Death Valley National Park - Summary Page

{Click on an image to enlarge, then use the back button to return to this page}
This page last updated on 03/06/2019
EP-P1060163-2Billie Mine: Located in the center of the main borate mining district of Death Valley, just outside of Death Valley National Park, the now shut down Billie Mine was one of the largest Borax mines in the Ryan District. The actual national park boundary runs along the west side of the wash and road here, making both the Billie Mine site and the abandoned mining town of Ryan visible in the near distance to the south just outside of the national park. However, the shafts of the Billie mine ended up running under and into the Death Valley National Park.
EP-P1060120-2The Ghost Town of Ryan: Ryan Company Town is one of the best preserved ghost towns and mining camps in the state of California. This ghost town epitomizes what the “Old West” was all about. Built in 1914, it was a company mining town built in a remote and rugged area on the side of a steep mountain on the eastern edge of Death Valley National Park that served several borax mines. Its railroads, the Death Valley Railroad and the Baby Gauge Railroad, transported the Borax ores out of the area for processing.
EP-P1060133-P1060135-2Dante's View: Dante's View is a viewpoint terrace at 5,476 feet on the north side of Coffin Peak, along the crest of the Black Mountains. Overlooking Badwaater Basin and the inferno of Death Valley, it is without doubt, the most breathtaking viewpoint in the park. Both of Death Valley’s elevation extremes, Badwater Basin at 282 feet below sea level and due west to Telescope Peak, 11,049 feet above sea level, can be seen in a single glance.

E-P1030309 Stitch-220 Mule Team Drive: The area surrounding the 20 Mule Team Drive was created by the remarkable effects of wind, rain and erosion, this scenic drive through multicolored badlands, situated in the old Monte Blanco mining district, provides views of the stunning topography of Twenty Mule Team Canyon in Death Valley. It is a one-way, single lane road through the northern end of the Black Mountains, it goes through the Death Valley badlands area; an area of quickly eroding, soft mud mountains which were actually once the bottom of a seasonal lake a long time ago.
Zabriskie Point - Badland Loop Trail: This past week, Blake Smith, Robert Croke, Ron Ziance and I decided to drive to Death Valley National Park to hike the Badland Loop trail at Zabriskie Point. Zabriskie Point itself is an elevated overlook of a colorful, undulating landscape of gullies and mud hills at the edge of the Black Mountains, just a few miles east of Death Valley. The Badland Loop trail is a 2.2 mile hike that puts hikers right in the center of some of the most desolate, barren terrain on earth.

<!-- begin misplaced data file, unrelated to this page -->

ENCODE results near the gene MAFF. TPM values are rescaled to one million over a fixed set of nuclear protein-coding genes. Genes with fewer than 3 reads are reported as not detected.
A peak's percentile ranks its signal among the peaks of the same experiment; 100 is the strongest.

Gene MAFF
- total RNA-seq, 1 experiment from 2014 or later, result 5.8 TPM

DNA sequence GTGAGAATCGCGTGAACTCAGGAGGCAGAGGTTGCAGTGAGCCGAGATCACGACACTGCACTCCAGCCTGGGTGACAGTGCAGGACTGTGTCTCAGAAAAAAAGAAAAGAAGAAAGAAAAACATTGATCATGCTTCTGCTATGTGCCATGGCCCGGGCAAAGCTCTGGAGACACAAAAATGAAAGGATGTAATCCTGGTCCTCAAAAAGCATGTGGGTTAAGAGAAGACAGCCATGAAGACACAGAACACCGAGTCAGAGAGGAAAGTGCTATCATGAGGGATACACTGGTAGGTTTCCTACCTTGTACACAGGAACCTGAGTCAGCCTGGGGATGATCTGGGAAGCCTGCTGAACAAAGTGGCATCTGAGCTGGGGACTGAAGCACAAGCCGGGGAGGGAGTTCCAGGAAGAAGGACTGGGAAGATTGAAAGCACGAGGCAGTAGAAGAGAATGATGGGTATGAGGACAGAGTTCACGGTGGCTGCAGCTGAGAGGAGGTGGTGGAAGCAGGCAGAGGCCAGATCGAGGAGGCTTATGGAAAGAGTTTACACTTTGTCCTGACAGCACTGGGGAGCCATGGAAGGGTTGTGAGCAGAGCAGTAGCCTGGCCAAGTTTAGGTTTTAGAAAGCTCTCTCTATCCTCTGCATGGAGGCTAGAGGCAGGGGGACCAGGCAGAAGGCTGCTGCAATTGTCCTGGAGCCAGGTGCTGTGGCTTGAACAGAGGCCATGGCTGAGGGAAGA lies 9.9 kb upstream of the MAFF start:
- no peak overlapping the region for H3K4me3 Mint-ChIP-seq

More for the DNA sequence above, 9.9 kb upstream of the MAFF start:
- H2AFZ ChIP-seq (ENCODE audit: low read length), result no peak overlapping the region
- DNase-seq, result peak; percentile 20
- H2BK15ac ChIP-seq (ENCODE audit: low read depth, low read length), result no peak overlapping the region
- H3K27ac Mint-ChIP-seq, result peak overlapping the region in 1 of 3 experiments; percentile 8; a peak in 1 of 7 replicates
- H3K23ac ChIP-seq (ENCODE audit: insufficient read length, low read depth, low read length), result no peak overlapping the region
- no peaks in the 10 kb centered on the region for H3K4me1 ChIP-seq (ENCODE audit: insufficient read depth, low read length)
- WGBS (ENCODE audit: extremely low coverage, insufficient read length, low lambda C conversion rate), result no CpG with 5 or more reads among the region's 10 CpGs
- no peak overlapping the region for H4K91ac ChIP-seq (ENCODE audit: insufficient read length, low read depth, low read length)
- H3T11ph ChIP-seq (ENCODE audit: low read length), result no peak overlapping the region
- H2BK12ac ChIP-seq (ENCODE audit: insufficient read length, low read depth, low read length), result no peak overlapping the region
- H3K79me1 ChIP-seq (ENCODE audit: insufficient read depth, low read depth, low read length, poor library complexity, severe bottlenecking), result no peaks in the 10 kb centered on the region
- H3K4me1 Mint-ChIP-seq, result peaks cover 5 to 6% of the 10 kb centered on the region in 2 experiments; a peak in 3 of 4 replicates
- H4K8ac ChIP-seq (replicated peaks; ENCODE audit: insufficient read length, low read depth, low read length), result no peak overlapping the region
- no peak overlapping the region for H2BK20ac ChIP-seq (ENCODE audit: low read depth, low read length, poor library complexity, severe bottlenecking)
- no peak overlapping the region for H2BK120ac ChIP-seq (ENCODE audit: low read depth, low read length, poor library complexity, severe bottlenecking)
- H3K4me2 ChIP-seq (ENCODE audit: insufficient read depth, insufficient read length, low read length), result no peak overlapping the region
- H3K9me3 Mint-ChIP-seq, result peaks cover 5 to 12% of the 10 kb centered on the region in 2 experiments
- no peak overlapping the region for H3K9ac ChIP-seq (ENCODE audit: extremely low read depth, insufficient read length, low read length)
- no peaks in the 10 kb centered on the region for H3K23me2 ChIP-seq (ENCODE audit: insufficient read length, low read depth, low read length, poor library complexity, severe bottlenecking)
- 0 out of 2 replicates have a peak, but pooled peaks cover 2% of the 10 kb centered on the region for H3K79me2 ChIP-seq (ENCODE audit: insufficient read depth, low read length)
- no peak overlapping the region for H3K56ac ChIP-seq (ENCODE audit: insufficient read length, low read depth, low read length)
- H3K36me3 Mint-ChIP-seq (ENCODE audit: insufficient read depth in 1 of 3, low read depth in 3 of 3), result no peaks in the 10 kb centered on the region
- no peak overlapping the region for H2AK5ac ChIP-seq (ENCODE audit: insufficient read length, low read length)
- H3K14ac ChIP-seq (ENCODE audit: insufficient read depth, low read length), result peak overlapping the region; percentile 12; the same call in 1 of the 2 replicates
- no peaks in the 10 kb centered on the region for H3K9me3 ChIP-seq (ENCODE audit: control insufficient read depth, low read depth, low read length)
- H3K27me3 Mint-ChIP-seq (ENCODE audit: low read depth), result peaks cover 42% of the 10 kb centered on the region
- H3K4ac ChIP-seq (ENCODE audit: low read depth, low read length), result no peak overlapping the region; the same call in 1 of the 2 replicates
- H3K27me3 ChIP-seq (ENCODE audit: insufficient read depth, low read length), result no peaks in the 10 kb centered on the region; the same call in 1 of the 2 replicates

E-IMG_2851-2Furnace Creek Area: This link to the “Furnace Creek Area” is a summary page that encompasses additional links with pictures and information on many of the area’s better known sites, including but not limited to: 20 Mule Team Canyon, Zabriski Point, Harmony Borax Works, Borax Museum, Golden Canyon, Artists Drive, Devil’s Golf Course, Natural Bridge Canyon, Badwater, and the Ashford Mill Ruins.

You can view pictures of some of the wildflowers I’ve captured at some of these sites at the following page …   Death Valley National Park Flora.

Play a Slide Show
Clicking the picture-link below will open OneDrive in a new window and a folder containing 165 pictures taken on various trips to the Death Valley National Park. To view the show, click on the first picture in the folder and you will get the following menu bar:

Clicking the "Play slide show" will play a fullscreen window of the slide show.


Note: Every attempt is made to provide accurate information, but occasionally depictions are inaccurate by error of mapping, navigation or cataloging. The information on this site is provided without any warranty, express or implied, and is for informational and historical purposes only.